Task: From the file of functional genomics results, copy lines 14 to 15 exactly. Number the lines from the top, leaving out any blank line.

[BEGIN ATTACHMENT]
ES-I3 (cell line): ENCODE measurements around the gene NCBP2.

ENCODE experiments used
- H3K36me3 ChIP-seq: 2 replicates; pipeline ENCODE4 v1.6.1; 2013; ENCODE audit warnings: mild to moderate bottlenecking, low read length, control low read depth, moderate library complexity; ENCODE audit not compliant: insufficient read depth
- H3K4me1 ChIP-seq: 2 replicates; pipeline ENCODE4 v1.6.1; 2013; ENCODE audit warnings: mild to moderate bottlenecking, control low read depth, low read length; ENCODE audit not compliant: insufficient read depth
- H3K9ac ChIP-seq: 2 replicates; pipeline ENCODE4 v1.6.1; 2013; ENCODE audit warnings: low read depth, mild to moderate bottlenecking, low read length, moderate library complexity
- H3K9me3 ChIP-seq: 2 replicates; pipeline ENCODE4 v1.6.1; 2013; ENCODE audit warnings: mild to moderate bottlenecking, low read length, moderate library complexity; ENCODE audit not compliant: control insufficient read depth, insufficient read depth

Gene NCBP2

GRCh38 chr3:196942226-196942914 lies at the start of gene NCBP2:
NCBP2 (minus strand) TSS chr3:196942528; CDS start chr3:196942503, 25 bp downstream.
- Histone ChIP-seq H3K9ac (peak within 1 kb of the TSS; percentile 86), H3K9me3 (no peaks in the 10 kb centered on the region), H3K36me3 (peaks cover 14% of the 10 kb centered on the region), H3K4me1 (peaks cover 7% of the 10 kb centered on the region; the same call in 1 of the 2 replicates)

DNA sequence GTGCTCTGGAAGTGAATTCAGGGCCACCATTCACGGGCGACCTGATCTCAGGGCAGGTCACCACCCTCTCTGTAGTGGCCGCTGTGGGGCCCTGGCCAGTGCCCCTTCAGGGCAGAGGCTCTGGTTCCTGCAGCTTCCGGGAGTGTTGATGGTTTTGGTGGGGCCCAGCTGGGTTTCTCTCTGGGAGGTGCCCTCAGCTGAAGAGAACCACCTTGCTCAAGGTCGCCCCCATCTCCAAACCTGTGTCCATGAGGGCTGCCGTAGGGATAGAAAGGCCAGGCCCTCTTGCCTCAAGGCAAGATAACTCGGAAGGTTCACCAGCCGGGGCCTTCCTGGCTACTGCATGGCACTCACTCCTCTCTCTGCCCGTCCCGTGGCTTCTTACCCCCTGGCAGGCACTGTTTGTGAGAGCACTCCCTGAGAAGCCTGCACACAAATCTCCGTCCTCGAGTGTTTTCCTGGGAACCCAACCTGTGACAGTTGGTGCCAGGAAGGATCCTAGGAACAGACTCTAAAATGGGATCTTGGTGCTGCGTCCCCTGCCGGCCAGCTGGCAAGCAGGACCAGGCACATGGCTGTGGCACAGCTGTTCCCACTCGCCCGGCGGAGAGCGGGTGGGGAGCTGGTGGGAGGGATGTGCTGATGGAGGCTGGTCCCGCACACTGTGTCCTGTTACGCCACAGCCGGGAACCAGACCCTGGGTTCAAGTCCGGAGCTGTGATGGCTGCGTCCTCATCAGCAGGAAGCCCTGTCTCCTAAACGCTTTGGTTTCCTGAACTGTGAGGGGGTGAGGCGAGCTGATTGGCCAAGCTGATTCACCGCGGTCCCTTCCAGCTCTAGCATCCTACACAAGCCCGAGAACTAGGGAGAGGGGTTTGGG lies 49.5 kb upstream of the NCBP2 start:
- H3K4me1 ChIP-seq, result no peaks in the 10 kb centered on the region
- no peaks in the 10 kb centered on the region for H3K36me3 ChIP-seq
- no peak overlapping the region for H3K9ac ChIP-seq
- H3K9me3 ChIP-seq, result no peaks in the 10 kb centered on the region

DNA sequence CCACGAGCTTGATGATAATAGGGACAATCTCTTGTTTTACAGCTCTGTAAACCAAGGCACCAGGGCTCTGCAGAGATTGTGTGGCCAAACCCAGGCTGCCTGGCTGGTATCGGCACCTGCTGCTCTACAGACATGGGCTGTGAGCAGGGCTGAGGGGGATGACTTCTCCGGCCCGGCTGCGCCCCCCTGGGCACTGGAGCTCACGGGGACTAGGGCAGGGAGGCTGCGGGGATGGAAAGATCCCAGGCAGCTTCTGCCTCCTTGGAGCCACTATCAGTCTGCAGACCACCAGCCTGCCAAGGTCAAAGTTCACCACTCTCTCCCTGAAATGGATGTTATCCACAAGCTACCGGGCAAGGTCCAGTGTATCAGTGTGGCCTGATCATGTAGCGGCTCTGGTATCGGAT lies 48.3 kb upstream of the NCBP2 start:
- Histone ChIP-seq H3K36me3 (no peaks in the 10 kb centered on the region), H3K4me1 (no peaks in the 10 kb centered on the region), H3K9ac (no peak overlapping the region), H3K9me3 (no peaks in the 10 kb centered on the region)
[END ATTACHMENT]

- no peak overlapping the region for H3K9ac ChIP-seq
- H3K9me3 ChIP-seq, result no peaks in the 10 kb centered on the region